The Gamer’s Soundtrack: How Music Enhances Gaming

Both soundtrack (existing songs used in the movie or series) and the score (music or songs written specifically for the film or series) create something that the visuals cannot produce on their own: the ambiance and emotion that goes along with what is on screen. As film technology and filmmaking methods have improved, that knowledge and skill have spilled into the gaming section. Not too long ago, gamers were happy with crash-and-plop-like sound effects, but these days it requires a carefully considered collection of songs, music, and sounds to make a game stand out. Sound and music enhance the gaming experience more than the average gamer probably realizes; let us take a closer look.

Sound and visuals

Gamers came to love gaming for what they saw on their screens: the visuals. The stories told in gaming can range from summoning a demonic entity to take over the world to learning magic at Hogwarts hundreds of years before Harry Potter was born or even playing soccer as one of the most talented players of our time. Sound and visuals have gone together hand in hand since the very first stage plays were put on for the first dramatic audiences. The visuals tell the story for our eyes, but the sounds set the scene differently: they add suspense, happiness, fear, or drama to any moment. Sound and music transform visuals and create a wholly immersive experience rather than it being something for your eyes alone to take in. The best songs to listen to while gaming are the ones that are already in the soundtrack or that follow a similar beat and are in a similar genre to the ones in question. 


Gaming DJ Music

Photo by Yan Krukau



Sound helps to create an emotional response in a primal way that visuals alone cannot do. Sounds inform and comment on the actions taking place on your monitor. 

If there’s a moment of comedic relief, the silly sounds and music playing over the character dialogue will tell you it’s time to take a break from the serious stuff and laugh a little. Sharp, tingling keys of scraping strings indicate that we should be afraid or cautious because something or someone is probably around the next corner. Hypermodern, EDM-style music plays as we step onto a spaceship or into the distant future for the first time. A thumping, regular drum beat might help to get you psyched up for battle. Music guides us through various emotions that game visuals cannot handle: sorrow, nostalgia, longing, fear, hopefulness, hopelessness, love, and excitement.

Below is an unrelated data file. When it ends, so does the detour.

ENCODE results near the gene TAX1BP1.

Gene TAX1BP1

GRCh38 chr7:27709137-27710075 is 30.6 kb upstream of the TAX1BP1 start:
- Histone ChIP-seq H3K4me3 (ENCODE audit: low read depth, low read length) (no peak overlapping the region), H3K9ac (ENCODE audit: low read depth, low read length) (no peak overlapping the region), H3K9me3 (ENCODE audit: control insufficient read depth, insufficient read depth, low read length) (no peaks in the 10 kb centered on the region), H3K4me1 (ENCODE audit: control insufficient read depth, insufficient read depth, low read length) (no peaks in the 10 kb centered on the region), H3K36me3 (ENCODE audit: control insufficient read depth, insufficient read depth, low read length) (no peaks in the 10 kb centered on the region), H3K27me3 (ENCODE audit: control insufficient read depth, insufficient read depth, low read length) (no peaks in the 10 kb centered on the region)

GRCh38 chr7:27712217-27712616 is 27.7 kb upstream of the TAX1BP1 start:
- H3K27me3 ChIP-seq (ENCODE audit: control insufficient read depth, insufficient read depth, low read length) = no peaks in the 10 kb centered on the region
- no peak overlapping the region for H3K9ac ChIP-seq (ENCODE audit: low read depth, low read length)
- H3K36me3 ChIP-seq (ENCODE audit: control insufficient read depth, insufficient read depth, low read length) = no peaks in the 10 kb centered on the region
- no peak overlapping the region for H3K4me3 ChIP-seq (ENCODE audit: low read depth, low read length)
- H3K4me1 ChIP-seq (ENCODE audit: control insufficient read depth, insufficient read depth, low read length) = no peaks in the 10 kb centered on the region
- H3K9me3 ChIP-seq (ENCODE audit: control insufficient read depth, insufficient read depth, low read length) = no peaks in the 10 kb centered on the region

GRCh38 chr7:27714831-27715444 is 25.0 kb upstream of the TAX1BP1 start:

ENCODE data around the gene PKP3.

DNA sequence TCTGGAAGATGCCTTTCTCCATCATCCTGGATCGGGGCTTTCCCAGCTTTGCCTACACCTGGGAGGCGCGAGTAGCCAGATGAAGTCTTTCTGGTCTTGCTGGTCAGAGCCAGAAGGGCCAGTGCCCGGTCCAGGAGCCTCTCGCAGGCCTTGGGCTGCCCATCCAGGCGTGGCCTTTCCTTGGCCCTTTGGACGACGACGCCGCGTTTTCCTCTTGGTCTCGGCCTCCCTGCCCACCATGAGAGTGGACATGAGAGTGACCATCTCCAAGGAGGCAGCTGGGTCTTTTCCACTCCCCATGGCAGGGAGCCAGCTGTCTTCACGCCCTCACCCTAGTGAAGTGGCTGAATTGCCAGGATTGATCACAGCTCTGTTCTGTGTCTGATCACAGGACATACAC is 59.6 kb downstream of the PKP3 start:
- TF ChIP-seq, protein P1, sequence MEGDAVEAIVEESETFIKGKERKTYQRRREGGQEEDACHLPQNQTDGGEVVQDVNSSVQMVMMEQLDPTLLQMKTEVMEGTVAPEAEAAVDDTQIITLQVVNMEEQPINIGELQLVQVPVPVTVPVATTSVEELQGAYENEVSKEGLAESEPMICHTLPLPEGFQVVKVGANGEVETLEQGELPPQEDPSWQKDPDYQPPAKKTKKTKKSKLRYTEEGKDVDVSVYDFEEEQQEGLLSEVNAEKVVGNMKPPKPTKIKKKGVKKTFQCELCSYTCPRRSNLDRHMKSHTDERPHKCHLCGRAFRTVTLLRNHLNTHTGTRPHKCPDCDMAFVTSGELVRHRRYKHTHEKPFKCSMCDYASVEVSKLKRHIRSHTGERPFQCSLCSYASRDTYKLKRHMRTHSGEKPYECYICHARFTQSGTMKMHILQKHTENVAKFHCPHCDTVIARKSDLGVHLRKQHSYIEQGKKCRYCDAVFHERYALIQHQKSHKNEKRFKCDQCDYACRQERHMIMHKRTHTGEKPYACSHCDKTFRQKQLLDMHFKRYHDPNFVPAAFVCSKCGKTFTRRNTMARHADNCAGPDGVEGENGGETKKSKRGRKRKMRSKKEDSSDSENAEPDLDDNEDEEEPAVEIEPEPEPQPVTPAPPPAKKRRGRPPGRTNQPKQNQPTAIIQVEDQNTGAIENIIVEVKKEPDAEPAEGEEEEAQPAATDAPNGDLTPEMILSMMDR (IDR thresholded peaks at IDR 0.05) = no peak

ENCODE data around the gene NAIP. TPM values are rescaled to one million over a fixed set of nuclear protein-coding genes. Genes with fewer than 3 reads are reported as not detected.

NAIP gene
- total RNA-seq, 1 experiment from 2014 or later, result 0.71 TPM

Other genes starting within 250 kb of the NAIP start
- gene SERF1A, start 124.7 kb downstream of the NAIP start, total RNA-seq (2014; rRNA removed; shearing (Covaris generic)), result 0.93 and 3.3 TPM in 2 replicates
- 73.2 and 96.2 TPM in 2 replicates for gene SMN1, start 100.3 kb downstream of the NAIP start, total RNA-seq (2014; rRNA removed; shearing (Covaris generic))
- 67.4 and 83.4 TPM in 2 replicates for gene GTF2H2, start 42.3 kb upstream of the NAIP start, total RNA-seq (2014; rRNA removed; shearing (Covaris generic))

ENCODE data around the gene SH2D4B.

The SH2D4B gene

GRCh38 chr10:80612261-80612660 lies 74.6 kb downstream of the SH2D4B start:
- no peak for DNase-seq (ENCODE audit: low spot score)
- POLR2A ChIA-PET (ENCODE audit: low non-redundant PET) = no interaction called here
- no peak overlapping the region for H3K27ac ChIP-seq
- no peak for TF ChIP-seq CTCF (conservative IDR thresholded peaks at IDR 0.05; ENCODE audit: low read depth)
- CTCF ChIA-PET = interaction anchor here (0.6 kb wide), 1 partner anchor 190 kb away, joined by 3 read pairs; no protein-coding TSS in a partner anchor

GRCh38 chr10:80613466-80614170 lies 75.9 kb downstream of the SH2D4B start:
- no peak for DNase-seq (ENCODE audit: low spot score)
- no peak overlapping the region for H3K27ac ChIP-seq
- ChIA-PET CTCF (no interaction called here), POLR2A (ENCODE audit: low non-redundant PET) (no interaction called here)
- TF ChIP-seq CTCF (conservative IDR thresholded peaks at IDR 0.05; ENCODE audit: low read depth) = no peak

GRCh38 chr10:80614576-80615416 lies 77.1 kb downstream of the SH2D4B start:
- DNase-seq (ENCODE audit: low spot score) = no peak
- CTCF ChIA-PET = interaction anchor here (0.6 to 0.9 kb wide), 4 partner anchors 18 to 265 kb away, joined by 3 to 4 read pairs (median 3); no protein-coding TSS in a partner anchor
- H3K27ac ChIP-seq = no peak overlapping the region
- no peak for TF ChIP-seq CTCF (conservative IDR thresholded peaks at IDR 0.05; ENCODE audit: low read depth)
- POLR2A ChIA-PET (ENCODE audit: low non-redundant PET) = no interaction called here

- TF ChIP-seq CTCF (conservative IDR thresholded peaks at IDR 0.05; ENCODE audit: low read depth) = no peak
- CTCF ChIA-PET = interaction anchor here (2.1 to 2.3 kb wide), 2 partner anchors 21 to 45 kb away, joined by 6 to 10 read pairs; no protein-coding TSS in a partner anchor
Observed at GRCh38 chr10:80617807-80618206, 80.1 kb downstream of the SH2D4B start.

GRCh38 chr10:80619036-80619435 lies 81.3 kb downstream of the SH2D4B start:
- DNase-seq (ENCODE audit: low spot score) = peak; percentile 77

Sounds created as samples and stored on soundboards add to these emotions: hollow whooshing in a tense horror scene, an electro beat leading into a fight scene where the character tests their strength but no one is hurt. The development of electronic music solutions has considerably decreased the overall cost of creating soundtracks and game scores and made the experience far more accessible. 

Moved by the music  

Music and sound can also create rhythm and help segment game pieces. Though the action or fear in one scene may have been intense, music can help put a full stop at the end of that experience and get you mentally ready to move on to the next one. When moments in the game are uncertain, music gives you a little hint of what’s to some. If there are scary strings, like the ones in the Jaws theme, you should look out for trouble. You are likely out of the woods if there is a light flute or trumpet tune. Character themes can also help us to get in tune with what a character is about. Certain characters in a game are very severe and skilled, so their theme will likely be something slower and with a clear beat. Comedic characters will have something lighter and more upbeat, with a bit of whimsy. These sounds help us buy into the character’s stories even more.

Over the last few decades, using existing music that already has a fanbase and a following for games has become increasingly popular. The benefits here are twofold: existing music fans are far more likely to buy a game whose soundtrack they know they will enjoy, and gamers exposed to new music might become fans of the band in question and go on to support their music. Both games and the songs in them can be propelled to more tremendous success by each other.



PC Computer Production Music

Photo by Brett Sayles

Building success

Gamers today aren’t happy with a few plink plonk sounds to mark their progress through a game world. They have become more discerning as the musicality of the gaming industry has increased and are not as demanding of their soundtracks and scores as they are of the visuals and storytelling that go into the games they play. The success or failure of a game is now determined not only by the quality of the characters built, their interactions, the story, and the complexity of the game world and graphics but also by the music and sounds accompanying them. Music and visuals always work best when paired well together, and it was only a matter of time until the game industry caught up to the standard that the film industry had set, and that’s a high one.


Sound and music are and should always be integral to any game. Where visuals are the body, music is the mind — the two work in different ways, but together to create a truly memorable experience.


Featured Image Credit: Brett Sayles

Acting as the CEO and founder of the site, the highly successful entrepreneur soon saw his team grow meteorically under his stewardship, amassing more than 1 million followers across the brand’s platforms. In addition, working with esteemed global entities such as Tomorrowland, AMF, EXIT Festival, Ushuaïa, Hï Ibiza, Parookaville and many others festivals and clubs aswell as some of the world’s most reputable record labels, artists and agencies.

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